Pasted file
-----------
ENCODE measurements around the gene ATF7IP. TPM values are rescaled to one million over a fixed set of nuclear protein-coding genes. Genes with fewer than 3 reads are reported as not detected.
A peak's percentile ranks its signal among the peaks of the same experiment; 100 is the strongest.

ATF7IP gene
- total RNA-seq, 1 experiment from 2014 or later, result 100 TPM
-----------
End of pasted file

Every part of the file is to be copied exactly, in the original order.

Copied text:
ENCODE measurements around the gene ATF7IP. TPM values are rescaled to one million over a fixed set of nuclear protein-coding genes. Genes with fewer than 3 reads are reported as not detected.
A peak's percentile ranks its signal among the peaks of the same experiment; 100 is the strongest.

ATF7IP gene
- total RNA-seq, 1 experiment from 2014 or later, result 100 TPM